To convert a delta network to an equivalent star network we need to derive a transformation formula for equating the various resistors to each other between the various terminals. Consider the circuit below.

### Delta to Star Network.

Compare the resistances between terminals 1 and 2.

Resistance between the terminals 2 and 3.

Resistance between the terminals 1 and 3.

This now gives us three equations and taking equation 3 from equation 2 gives:

Then, re-writing Equation 1 will give us:

Adding together equation 1 and the result above of equation 3 minus equation 2 gives:

From which gives us the final equation for resistor P as:

Then to summarize a little about the above maths, we can now say that resistor P in a Star network can be found as Equation 1 plus (Equation 3 minus Equation 2) or Eq1 + (Eq3 – Eq2).

Similarly, to find resistor Q in a star network, is equation 2 plus the result of equation 1 minus equation 3 or Eq2 + (Eq1 – Eq3) and this gives us the transformation of Q as:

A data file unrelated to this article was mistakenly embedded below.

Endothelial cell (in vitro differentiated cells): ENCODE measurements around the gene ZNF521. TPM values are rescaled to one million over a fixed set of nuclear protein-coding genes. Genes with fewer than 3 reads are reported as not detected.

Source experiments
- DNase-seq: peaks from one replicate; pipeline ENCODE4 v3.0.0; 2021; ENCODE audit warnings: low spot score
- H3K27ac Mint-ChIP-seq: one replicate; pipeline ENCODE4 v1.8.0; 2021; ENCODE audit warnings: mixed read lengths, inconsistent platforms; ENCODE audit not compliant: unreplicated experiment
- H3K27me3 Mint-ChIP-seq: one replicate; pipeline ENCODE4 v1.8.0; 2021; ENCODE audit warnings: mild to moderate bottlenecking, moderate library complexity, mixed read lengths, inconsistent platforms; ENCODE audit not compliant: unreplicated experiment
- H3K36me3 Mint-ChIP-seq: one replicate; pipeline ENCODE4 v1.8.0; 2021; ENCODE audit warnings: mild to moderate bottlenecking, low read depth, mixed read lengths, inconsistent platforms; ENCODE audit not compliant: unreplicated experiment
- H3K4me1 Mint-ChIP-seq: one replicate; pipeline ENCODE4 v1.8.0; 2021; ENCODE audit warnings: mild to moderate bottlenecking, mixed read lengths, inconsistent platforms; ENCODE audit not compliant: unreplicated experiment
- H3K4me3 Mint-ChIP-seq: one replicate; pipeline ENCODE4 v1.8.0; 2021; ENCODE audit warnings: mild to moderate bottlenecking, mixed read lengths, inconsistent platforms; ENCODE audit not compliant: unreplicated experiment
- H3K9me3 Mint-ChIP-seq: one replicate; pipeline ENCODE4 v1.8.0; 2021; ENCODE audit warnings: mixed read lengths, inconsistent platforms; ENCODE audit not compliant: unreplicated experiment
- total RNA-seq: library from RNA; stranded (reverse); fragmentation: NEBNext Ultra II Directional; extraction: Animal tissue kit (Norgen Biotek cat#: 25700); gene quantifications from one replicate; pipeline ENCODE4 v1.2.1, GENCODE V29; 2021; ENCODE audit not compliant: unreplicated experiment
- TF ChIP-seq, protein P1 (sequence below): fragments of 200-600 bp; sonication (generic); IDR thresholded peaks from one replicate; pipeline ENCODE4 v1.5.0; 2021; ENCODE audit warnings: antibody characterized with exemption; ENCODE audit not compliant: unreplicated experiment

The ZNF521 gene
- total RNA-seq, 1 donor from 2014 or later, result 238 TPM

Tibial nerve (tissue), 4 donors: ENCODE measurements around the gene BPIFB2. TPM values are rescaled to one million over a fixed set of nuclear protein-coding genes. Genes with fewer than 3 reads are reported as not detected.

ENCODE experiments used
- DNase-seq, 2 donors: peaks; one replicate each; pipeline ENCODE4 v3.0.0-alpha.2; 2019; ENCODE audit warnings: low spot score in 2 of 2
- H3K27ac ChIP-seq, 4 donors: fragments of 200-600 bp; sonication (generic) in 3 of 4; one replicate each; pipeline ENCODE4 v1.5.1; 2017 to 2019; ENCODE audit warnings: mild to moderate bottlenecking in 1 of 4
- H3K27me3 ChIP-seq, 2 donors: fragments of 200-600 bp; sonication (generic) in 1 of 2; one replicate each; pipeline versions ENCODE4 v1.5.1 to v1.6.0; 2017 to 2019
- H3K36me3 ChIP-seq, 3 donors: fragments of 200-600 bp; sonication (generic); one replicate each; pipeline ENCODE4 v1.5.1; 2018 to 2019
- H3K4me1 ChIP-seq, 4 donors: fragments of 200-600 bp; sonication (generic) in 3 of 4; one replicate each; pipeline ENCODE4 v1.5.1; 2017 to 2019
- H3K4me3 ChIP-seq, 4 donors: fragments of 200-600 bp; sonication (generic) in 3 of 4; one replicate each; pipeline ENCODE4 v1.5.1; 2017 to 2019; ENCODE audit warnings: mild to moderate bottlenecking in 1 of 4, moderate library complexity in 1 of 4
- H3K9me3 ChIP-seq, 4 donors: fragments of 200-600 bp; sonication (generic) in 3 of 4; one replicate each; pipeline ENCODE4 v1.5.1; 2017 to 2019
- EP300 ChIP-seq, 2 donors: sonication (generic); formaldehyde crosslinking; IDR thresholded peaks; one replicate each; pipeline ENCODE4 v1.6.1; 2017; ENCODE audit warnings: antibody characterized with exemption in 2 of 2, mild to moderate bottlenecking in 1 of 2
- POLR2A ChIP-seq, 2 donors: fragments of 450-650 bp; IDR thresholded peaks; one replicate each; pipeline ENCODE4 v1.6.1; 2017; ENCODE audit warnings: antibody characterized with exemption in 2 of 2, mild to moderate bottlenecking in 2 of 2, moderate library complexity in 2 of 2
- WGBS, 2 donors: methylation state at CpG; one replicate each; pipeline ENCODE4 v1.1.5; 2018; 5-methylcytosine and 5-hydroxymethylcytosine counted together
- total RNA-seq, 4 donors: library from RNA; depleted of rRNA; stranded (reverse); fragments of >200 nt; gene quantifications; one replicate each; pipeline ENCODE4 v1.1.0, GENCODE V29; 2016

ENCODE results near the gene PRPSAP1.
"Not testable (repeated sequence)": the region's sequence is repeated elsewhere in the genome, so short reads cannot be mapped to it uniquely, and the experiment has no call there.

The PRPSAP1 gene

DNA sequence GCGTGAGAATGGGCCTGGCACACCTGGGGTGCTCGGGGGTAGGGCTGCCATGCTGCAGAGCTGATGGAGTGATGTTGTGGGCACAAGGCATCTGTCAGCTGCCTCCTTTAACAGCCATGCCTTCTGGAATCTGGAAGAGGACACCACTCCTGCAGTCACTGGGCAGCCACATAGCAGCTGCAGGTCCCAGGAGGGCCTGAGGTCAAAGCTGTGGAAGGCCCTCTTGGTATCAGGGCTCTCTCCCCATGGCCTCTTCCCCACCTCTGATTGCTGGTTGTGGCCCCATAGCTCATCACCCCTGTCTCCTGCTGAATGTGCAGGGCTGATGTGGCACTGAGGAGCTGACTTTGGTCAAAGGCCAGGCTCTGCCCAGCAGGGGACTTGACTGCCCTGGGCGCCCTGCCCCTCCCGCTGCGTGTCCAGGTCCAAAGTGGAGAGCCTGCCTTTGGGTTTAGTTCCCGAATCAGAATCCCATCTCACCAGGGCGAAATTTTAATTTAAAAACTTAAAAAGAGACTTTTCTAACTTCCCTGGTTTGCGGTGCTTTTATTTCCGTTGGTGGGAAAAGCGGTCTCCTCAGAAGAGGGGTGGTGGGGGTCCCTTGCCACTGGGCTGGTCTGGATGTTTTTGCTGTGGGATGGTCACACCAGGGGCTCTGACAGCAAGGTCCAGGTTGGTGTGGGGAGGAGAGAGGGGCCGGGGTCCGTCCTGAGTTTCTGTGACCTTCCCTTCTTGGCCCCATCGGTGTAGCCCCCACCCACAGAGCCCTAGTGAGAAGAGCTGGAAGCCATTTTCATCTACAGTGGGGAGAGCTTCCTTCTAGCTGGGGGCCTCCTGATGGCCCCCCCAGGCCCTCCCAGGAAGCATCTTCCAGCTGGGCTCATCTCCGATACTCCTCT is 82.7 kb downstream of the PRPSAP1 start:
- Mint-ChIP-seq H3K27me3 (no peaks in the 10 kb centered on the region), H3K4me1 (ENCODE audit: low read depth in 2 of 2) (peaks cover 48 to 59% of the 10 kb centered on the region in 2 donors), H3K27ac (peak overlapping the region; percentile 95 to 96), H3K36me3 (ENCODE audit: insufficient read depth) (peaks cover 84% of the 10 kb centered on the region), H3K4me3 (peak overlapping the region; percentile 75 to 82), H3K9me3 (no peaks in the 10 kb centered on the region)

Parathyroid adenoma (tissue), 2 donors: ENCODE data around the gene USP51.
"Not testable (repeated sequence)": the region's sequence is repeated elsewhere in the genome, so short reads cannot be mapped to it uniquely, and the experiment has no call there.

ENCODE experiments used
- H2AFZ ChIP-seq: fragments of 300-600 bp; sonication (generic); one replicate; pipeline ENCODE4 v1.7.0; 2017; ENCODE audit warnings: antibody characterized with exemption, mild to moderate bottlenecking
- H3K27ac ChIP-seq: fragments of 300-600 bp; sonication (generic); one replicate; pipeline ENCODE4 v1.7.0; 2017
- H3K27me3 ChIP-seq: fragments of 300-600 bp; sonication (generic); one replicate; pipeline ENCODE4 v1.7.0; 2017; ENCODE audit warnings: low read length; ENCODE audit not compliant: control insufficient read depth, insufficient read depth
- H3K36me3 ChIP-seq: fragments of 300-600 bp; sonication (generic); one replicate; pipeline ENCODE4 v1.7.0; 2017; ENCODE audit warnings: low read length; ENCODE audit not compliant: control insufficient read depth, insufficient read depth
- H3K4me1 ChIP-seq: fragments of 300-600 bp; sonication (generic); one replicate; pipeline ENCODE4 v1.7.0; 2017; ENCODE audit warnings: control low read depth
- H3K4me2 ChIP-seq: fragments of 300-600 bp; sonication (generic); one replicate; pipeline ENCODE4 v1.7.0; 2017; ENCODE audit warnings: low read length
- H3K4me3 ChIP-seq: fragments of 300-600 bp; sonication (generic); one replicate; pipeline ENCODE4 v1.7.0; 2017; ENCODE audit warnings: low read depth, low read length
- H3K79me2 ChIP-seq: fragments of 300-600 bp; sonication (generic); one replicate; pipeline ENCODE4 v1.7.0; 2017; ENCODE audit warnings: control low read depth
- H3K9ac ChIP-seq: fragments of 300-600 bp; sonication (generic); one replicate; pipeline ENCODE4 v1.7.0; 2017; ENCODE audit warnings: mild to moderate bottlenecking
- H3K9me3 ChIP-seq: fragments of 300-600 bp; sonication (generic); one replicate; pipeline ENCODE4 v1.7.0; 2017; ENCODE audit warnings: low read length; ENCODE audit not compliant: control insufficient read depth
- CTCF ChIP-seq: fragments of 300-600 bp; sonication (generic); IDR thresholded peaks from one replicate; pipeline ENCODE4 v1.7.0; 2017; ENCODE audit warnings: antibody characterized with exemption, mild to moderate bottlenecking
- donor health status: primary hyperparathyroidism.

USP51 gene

and again, to find resistor R in a Star network, is equation 3 plus the result of equation 2 minus equation 1 or Eq3 + (Eq2 – Eq1) and this gives us the transformation of R as:

When converting a delta network into a star network the denominators of all of the transformation formulas are the same: A + B + C, and which is the sum of ALL the delta resistances. Then to convert any delta connected network to an equivalent star network we can summarized the above transformation equations as:

### Delta to Star Transformations Equations

If the three resistors in the delta network are all equal in value then the resultant resistors in the equivalent star network will be equal to one third the value of the delta resistors, giving each branch in the star network as: R_{STAR} = 1/3R_{DELTA}

## Delta – Star Example No1

Convert the following Delta Resistive Network into an equivalent Star Network.

## Star Delta Transformation

Star Delta transformation is simply the reverse of above. We have seen that when converting from a delta network to an equivalent star network that the resistor connected to one terminal is the product of the two delta resistances connected to the same terminal, for example resistor P is the product of resistors A and B connected to terminal 1.

By rewriting the previous formulas a little we can also find the transformation formulas for converting a resistive star network to an equivalent delta network giving us a way of producing a star delta transformation as shown below.

### Star to Delta Transformation